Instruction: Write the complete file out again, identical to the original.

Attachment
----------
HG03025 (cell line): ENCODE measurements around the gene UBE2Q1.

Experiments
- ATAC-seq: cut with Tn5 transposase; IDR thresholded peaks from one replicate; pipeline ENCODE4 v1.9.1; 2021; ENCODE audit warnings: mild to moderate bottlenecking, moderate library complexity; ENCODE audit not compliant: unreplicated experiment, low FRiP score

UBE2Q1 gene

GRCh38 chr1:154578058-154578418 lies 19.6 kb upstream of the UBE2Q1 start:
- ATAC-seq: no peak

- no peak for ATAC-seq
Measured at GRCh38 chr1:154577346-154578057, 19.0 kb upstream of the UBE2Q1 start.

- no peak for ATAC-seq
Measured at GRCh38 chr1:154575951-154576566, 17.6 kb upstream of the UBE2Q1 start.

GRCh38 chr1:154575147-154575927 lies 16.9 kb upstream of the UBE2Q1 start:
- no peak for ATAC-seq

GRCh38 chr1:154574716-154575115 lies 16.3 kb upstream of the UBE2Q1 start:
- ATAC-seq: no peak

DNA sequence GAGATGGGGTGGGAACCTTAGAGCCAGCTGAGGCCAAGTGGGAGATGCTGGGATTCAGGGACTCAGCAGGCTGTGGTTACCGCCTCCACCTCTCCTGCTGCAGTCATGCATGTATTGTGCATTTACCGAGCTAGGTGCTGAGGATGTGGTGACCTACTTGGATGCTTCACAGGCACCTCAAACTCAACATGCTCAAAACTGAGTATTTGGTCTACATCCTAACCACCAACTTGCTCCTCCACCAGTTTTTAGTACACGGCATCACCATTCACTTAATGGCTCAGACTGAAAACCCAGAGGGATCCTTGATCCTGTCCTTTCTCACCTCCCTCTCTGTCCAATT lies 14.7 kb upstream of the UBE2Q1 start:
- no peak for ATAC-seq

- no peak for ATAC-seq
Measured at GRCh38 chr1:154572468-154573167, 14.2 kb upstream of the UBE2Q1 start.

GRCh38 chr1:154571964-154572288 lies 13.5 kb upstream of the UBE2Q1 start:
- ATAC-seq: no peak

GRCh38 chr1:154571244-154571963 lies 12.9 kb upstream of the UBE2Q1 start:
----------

HG03025 (cell line): ENCODE measurements around the gene UBE2Q1.

Experiments
- ATAC-seq: cut with Tn5 transposase; IDR thresholded peaks from one replicate; pipeline ENCODE4 v1.9.1; 2021; ENCODE audit warnings: mild to moderate bottlenecking, moderate library complexity; ENCODE audit not compliant: unreplicated experiment, low FRiP score

UBE2Q1 gene

GRCh38 chr1:154578058-154578418 lies 19.6 kb upstream of the UBE2Q1 start:
- ATAC-seq: no peak

- no peak for ATAC-seq
Measured at GRCh38 chr1:154577346-154578057, 19.0 kb upstream of the UBE2Q1 start.

- no peak for ATAC-seq
Measured at GRCh38 chr1:154575951-154576566, 17.6 kb upstream of the UBE2Q1 start.

GRCh38 chr1:154575147-154575927 lies 16.9 kb upstream of the UBE2Q1 start:
- no peak for ATAC-seq

GRCh38 chr1:154574716-154575115 lies 16.3 kb upstream of the UBE2Q1 start:
- ATAC-seq: no peak

DNA sequence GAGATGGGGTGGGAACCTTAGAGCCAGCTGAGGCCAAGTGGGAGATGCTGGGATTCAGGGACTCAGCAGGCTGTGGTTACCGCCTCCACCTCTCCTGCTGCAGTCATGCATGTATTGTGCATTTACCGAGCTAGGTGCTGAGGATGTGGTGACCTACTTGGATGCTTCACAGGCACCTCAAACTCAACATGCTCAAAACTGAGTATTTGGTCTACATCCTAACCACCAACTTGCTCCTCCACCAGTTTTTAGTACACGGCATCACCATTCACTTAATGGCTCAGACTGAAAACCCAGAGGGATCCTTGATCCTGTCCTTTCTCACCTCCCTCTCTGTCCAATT lies 14.7 kb upstream of the UBE2Q1 start:
- no peak for ATAC-seq

- no peak for ATAC-seq
Measured at GRCh38 chr1:154572468-154573167, 14.2 kb upstream of the UBE2Q1 start.

GRCh38 chr1:154571964-154572288 lies 13.5 kb upstream of the UBE2Q1 start:
- ATAC-seq: no peak

GRCh38 chr1:154571244-154571963 lies 12.9 kb upstream of the UBE2Q1 start: